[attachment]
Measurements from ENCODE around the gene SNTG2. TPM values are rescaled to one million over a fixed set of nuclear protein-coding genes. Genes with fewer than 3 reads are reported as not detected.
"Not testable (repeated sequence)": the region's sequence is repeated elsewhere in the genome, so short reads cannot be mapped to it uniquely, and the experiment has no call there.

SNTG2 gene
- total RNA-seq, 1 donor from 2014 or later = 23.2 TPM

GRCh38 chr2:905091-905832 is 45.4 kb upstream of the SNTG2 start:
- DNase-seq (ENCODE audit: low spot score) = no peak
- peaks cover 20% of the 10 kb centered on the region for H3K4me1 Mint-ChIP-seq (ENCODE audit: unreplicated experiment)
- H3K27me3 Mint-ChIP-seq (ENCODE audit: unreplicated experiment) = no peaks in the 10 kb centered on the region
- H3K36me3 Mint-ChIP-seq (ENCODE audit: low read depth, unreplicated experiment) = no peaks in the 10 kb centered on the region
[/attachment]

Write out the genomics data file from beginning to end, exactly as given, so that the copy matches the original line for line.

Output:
Measurements from ENCODE around the gene SNTG2. TPM values are rescaled to one million over a fixed set of nuclear protein-coding genes. Genes with fewer than 3 reads are reported as not detected.
"Not testable (repeated sequence)": the region's sequence is repeated elsewhere in the genome, so short reads cannot be mapped to it uniquely, and the experiment has no call there.

SNTG2 gene
- total RNA-seq, 1 donor from 2014 or later = 23.2 TPM

GRCh38 chr2:905091-905832 is 45.4 kb upstream of the SNTG2 start:
- DNase-seq (ENCODE audit: low spot score) = no peak
- peaks cover 20% of the 10 kb centered on the region for H3K4me1 Mint-ChIP-seq (ENCODE audit: unreplicated experiment)
- H3K27me3 Mint-ChIP-seq (ENCODE audit: unreplicated experiment) = no peaks in the 10 kb centered on the region
- H3K36me3 Mint-ChIP-seq (ENCODE audit: low read depth, unreplicated experiment) = no peaks in the 10 kb centered on the region